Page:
Before we in the media industry start to personalize our users’s experience with various algorithms from different tech-providers, it’s worth taking a look at what algorithms can do; we have to be careful not to overestimate them.

The most famous algorithm is probably the one behind Facebook’s ‘News Feed’. It certainly is the one most visible, most talked about — and the algorithm with most control over our lives.

But there is a huge difference between what Facebook’s ‘News Feed’ algorithm does and what the media companies are setting out to do. Your ‘News Feed’ is very much affected by what your friends are doing. It practically draws you in the direction of the content your friends are creating, commenting on and reacting to.

And since Facebook knows which of your friends you are most in contact and interaction with, it can combine these two to a pretty efficient feed where you might not even think about what you’re missing.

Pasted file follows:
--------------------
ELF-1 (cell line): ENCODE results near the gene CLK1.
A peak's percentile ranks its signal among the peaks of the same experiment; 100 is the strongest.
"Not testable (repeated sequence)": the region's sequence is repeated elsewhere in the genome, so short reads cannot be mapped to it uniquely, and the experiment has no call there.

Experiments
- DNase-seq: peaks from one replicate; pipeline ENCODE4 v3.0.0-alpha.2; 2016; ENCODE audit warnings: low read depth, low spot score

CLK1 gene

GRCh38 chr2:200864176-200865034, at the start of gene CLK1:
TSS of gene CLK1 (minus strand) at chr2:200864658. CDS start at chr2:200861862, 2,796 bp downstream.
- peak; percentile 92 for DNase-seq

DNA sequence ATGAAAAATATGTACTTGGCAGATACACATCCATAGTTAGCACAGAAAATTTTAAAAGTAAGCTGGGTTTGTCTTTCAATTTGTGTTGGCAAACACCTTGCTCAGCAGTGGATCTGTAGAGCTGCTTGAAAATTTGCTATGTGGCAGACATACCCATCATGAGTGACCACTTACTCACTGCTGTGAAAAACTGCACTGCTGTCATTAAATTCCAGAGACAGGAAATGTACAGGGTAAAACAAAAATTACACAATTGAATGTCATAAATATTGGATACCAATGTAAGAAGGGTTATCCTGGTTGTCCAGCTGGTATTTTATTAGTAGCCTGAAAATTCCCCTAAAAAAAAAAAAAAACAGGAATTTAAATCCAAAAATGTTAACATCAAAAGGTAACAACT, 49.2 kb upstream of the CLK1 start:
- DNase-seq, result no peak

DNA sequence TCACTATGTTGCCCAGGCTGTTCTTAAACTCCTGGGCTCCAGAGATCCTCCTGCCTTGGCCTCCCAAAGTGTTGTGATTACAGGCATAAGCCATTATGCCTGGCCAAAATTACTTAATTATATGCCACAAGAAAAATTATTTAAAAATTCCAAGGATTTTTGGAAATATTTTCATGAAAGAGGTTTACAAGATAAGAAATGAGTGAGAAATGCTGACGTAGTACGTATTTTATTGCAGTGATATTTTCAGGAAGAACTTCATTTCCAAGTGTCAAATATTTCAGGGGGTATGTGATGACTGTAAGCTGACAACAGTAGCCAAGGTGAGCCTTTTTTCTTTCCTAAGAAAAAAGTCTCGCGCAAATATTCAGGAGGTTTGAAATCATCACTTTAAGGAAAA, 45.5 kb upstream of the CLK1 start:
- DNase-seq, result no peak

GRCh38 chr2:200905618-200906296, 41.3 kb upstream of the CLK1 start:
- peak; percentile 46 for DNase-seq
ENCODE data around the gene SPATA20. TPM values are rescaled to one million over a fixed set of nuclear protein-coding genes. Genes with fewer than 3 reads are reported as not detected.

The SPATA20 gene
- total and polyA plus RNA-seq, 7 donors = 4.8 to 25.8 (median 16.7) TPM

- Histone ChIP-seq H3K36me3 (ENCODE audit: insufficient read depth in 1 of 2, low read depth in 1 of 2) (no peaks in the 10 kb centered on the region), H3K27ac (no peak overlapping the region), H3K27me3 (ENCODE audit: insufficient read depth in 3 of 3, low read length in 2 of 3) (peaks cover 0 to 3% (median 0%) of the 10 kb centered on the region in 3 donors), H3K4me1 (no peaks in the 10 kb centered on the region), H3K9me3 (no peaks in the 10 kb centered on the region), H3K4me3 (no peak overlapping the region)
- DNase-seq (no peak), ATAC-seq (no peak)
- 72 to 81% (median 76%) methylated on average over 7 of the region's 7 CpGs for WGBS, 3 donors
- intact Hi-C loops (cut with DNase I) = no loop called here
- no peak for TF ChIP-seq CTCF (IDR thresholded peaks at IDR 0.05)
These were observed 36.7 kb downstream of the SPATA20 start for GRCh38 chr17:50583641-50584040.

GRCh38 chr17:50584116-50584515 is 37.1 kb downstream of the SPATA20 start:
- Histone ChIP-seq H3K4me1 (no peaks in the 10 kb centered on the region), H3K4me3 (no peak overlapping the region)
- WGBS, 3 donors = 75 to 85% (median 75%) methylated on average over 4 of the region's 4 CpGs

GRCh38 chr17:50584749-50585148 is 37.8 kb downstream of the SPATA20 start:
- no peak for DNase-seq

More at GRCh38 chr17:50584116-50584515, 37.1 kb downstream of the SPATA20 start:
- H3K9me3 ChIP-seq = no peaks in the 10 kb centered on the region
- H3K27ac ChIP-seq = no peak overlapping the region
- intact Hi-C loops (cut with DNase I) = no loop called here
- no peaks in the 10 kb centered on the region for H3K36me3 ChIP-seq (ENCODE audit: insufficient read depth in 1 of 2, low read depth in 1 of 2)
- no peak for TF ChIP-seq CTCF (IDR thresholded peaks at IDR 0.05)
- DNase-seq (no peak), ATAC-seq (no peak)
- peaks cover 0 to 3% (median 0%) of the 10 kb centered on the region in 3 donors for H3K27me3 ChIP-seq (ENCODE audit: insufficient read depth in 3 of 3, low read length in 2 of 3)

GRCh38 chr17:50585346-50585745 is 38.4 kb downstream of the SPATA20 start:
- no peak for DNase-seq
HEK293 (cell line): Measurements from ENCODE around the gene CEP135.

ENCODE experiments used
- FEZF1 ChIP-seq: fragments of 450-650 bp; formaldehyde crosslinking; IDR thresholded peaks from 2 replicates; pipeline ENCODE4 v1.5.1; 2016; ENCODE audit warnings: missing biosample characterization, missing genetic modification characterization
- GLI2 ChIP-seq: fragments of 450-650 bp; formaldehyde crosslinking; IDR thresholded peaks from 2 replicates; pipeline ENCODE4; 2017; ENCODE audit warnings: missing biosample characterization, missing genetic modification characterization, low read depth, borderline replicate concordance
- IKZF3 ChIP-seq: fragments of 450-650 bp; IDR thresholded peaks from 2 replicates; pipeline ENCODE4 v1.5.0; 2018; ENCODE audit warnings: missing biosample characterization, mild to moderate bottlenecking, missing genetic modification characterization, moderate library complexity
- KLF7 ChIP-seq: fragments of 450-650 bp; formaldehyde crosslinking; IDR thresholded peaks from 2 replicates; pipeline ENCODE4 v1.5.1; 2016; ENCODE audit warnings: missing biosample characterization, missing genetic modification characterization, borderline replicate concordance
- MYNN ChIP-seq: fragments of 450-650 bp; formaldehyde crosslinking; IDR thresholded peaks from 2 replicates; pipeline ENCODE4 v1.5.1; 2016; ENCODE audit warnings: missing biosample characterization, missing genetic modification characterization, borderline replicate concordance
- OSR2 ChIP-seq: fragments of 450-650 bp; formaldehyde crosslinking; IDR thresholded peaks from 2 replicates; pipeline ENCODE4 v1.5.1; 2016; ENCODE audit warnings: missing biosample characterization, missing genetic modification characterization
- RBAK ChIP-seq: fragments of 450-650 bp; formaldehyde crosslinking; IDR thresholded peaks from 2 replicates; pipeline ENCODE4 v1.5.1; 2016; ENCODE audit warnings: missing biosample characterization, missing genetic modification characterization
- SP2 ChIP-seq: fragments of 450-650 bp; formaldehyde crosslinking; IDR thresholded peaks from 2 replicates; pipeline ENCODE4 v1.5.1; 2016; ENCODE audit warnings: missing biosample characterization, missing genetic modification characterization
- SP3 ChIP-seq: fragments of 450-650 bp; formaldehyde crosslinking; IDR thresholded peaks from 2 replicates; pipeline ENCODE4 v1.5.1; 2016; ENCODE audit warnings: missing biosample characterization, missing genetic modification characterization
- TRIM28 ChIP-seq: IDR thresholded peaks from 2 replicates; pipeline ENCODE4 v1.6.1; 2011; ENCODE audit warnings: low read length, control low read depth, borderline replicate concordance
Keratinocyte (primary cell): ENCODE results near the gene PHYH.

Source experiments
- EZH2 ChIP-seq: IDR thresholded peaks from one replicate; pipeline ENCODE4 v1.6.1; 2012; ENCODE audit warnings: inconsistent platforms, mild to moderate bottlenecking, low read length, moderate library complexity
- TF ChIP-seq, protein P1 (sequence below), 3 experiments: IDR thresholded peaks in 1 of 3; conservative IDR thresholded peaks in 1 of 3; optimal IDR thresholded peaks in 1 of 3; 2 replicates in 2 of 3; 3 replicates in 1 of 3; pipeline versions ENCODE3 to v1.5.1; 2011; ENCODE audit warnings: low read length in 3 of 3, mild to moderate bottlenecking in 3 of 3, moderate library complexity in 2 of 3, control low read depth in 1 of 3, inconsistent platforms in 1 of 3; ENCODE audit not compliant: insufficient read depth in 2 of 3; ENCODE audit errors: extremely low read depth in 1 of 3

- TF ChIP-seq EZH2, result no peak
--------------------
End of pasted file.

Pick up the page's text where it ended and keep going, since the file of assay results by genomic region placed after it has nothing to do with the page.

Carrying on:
Facebook’s algorithm is very social.

A news algorithm is something else. It must try to get to know you and find out, what you are interested in. It doesn’t know which articles on a given website a lot of your friends have read and shared. That information resides with Facebook.

Another well-known algorithm is the one used by Google to sort search results. But you only reach that algorithm when you have told Google what you are interested in. Yes, Google knows a lot about you (and they use it to target ads — with… varying success), but the algorithm will only help you find the information you are looking for (the answer to your question), when you are on track.

The news algorithms output will be its best guess on which content might interest you based on what you’ve previously read and what else it may think it knows about you. This quickly becomes guessing (consider this: How much do the articles you read really say about you?). Facebook’s algorithm can base itself more on facts; it is your best friend who has commented on that update.

It’s also about the content